In other words, it is business as usual. You are allowed to post your own versions of an accepted article, provided you add a link to the published version. You are not allowed to post the final PDF of the published article.

Since 2004 Springer started offering authors and institutions the choice of publishing their works as OPEN ACCESS, whereby through the payment of an article-processing charge at the beginning of the process, the final article is made freely available.

The Springer Copyright policy has this to say about Open Access articles:

“If you publish your article open access, the final published version can be archived in institutional or funder repositories and can be made publicly accessible immediately.”

From Springer’s page How much is SpringerOpen charging? one can get an idea about the charges:

“SpringerOpen’s article-processing charges (APC) lie between £670/$1065/€800 and £1090/$1730/€1300. They vary from journal to journal.  …Individual waiver requests will be considered on a case-by-case basis and may be granted in cases of lack of funds.”

So Springer Open Access is indeed an option for free access to the published article, provided you or your institution can pay for it or get a waiver.


There are several other Open Access Journals alternatives. For example, Hindawi Journals are all Open Access and their processing fees are usually less than $1000 (USD), with some journals not changing fees at all. There is a lot more to talk about regarding Open Access and we hope to make that the topic of a future blog post.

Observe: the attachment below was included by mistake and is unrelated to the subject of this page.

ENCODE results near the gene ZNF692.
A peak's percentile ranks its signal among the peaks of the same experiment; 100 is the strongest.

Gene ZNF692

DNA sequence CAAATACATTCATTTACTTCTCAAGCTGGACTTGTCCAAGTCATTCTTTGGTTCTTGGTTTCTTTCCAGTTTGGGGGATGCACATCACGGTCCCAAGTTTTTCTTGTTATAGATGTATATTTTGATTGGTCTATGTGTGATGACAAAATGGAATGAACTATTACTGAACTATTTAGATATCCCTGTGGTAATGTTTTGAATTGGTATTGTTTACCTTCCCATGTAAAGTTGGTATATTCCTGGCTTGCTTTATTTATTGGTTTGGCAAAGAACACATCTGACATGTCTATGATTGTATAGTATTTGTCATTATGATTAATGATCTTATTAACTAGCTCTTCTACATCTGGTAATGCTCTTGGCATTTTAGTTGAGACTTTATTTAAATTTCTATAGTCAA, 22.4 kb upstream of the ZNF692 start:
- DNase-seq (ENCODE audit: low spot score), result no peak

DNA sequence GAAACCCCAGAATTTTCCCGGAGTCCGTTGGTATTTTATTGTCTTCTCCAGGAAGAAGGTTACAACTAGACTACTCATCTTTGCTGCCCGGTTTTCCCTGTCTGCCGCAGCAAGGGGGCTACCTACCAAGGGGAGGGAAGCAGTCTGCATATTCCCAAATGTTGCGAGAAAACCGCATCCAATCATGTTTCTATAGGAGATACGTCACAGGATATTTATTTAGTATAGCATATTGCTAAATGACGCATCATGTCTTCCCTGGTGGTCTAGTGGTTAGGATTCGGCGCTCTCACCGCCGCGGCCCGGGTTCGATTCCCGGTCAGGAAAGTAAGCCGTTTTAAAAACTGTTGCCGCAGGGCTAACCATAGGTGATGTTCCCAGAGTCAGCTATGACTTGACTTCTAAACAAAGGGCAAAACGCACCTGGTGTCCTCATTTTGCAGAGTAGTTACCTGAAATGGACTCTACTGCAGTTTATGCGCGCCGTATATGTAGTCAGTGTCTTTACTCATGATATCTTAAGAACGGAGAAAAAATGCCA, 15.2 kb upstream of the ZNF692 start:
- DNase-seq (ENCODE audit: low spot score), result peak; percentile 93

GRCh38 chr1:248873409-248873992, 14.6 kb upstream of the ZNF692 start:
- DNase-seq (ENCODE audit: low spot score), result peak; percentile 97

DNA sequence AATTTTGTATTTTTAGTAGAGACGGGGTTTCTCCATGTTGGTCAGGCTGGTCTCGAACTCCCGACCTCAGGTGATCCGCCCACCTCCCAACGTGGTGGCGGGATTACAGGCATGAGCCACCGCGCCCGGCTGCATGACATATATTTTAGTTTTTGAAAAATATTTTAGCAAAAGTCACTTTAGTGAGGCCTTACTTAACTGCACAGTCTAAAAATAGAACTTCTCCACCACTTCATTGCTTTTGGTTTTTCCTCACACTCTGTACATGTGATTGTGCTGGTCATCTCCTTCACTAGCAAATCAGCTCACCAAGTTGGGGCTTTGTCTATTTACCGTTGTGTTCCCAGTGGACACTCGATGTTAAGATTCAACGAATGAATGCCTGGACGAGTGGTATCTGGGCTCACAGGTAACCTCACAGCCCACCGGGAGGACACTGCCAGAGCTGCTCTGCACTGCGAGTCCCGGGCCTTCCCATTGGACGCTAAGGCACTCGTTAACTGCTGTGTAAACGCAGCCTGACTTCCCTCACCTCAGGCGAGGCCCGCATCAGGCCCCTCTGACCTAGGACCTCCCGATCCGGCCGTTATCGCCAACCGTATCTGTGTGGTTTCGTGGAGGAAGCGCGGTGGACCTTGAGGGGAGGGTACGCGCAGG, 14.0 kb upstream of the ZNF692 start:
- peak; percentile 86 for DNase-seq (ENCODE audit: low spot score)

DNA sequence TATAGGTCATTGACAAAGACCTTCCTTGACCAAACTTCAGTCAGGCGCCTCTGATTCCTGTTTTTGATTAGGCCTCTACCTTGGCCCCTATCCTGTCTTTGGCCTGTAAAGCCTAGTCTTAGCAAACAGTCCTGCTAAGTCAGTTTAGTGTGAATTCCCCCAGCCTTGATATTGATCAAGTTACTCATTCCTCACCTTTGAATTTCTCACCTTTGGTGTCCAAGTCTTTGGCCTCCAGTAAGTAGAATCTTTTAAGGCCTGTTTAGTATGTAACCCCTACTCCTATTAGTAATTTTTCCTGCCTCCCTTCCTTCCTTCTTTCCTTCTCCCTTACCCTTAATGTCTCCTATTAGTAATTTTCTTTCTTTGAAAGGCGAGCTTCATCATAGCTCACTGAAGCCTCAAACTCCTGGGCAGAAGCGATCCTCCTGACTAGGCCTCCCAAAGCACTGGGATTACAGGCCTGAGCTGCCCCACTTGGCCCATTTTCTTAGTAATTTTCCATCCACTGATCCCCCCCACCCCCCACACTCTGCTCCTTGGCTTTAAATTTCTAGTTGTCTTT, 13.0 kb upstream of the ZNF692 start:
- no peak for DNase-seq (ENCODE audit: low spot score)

The fact remains that although Open Access journals are becoming more widespread, the main publishers in the areas of computer science, electronics and engineering still cling to the traditional copyright-based publishing model.

What is in it for you, the researcher?

What are the effects of these different copyright policies and publishing models to the research community?

Is the free access to your published paper important to you? Are you or your institution prepared to pay processing fees to have your paper freely available?

Do you think that having to pay processing fees may, in practice, restrict who gets to publish papers?

Let us know your opinions, write a comment below.

**Disclaimer: this is not a legal opinion, just the view of an author reading those lawyer-prepared Copyright notices.**

Categories: Copyright, PDF Access, Publishing Models. Tags: , , .